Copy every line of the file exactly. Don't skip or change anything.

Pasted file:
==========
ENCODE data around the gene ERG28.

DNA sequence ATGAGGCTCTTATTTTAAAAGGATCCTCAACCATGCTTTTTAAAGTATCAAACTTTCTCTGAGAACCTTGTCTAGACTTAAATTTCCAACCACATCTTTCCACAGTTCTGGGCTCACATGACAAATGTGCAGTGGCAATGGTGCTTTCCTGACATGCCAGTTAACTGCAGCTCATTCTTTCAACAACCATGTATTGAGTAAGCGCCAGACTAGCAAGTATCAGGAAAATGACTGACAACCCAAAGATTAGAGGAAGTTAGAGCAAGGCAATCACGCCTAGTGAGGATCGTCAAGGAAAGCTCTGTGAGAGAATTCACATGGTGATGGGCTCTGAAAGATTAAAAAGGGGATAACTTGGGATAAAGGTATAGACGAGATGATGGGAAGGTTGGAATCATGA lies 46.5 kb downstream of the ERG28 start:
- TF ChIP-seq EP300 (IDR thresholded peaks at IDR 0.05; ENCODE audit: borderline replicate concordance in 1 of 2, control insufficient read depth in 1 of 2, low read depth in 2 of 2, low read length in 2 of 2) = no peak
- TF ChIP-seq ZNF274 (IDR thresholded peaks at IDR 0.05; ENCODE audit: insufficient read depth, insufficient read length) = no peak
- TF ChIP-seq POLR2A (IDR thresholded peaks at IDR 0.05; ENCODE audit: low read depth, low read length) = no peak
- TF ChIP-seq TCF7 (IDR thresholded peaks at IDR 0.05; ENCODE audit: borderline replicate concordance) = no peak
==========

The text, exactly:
ENCODE data around the gene ERG28.

DNA sequence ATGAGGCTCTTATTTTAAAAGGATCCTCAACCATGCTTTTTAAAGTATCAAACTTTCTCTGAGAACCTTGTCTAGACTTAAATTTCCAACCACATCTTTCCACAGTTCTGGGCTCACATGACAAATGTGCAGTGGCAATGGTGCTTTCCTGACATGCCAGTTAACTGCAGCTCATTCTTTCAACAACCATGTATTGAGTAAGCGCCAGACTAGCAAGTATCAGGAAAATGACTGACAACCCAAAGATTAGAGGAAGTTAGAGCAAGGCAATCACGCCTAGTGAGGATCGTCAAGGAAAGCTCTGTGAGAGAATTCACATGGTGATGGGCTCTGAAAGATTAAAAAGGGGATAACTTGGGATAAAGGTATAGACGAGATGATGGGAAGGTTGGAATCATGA lies 46.5 kb downstream of the ERG28 start:
- TF ChIP-seq EP300 (IDR thresholded peaks at IDR 0.05; ENCODE audit: borderline replicate concordance in 1 of 2, control insufficient read depth in 1 of 2, low read depth in 2 of 2, low read length in 2 of 2) = no peak
- TF ChIP-seq ZNF274 (IDR thresholded peaks at IDR 0.05; ENCODE audit: insufficient read depth, insufficient read length) = no peak
- TF ChIP-seq POLR2A (IDR thresholded peaks at IDR 0.05; ENCODE audit: low read depth, low read length) = no peak
- TF ChIP-seq TCF7 (IDR thresholded peaks at IDR 0.05; ENCODE audit: borderline replicate concordance) = no peak